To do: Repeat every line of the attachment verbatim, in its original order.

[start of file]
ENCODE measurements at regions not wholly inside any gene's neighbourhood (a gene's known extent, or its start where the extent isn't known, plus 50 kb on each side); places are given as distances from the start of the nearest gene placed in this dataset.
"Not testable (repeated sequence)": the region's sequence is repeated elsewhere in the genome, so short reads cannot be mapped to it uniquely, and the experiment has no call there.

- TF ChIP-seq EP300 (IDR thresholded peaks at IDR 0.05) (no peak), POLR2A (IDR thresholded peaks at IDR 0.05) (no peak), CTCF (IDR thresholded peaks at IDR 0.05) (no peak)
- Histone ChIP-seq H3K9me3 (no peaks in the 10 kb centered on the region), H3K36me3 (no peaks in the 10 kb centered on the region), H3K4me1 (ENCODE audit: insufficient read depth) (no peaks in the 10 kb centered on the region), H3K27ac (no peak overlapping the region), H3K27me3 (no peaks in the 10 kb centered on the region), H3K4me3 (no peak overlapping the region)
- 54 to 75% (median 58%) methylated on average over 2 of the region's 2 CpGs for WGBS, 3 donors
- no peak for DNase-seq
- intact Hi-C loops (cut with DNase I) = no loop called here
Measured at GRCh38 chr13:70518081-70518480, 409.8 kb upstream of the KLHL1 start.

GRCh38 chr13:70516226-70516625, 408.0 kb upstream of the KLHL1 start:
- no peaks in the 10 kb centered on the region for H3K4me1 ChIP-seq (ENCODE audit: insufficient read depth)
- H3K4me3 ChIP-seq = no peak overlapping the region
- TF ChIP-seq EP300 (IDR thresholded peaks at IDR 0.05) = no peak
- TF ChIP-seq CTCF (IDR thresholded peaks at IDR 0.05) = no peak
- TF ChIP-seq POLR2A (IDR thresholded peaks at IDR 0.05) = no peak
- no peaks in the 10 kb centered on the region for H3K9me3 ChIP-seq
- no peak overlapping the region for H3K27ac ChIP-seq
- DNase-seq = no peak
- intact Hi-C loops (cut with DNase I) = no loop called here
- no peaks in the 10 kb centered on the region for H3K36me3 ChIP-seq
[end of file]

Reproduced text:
ENCODE measurements at regions not wholly inside any gene's neighbourhood (a gene's known extent, or its start where the extent isn't known, plus 50 kb on each side); places are given as distances from the start of the nearest gene placed in this dataset.
"Not testable (repeated sequence)": the region's sequence is repeated elsewhere in the genome, so short reads cannot be mapped to it uniquely, and the experiment has no call there.

- TF ChIP-seq EP300 (IDR thresholded peaks at IDR 0.05) (no peak), POLR2A (IDR thresholded peaks at IDR 0.05) (no peak), CTCF (IDR thresholded peaks at IDR 0.05) (no peak)
- Histone ChIP-seq H3K9me3 (no peaks in the 10 kb centered on the region), H3K36me3 (no peaks in the 10 kb centered on the region), H3K4me1 (ENCODE audit: insufficient read depth) (no peaks in the 10 kb centered on the region), H3K27ac (no peak overlapping the region), H3K27me3 (no peaks in the 10 kb centered on the region), H3K4me3 (no peak overlapping the region)
- 54 to 75% (median 58%) methylated on average over 2 of the region's 2 CpGs for WGBS, 3 donors
- no peak for DNase-seq
- intact Hi-C loops (cut with DNase I) = no loop called here
Measured at GRCh38 chr13:70518081-70518480, 409.8 kb upstream of the KLHL1 start.

GRCh38 chr13:70516226-70516625, 408.0 kb upstream of the KLHL1 start:
- no peaks in the 10 kb centered on the region for H3K4me1 ChIP-seq (ENCODE audit: insufficient read depth)
- H3K4me3 ChIP-seq = no peak overlapping the region
- TF ChIP-seq EP300 (IDR thresholded peaks at IDR 0.05) = no peak
- TF ChIP-seq CTCF (IDR thresholded peaks at IDR 0.05) = no peak
- TF ChIP-seq POLR2A (IDR thresholded peaks at IDR 0.05) = no peak
- no peaks in the 10 kb centered on the region for H3K9me3 ChIP-seq
- no peak overlapping the region for H3K27ac ChIP-seq
- DNase-seq = no peak
- intact Hi-C loops (cut with DNase I) = no loop called here
- no peaks in the 10 kb centered on the region for H3K36me3 ChIP-seq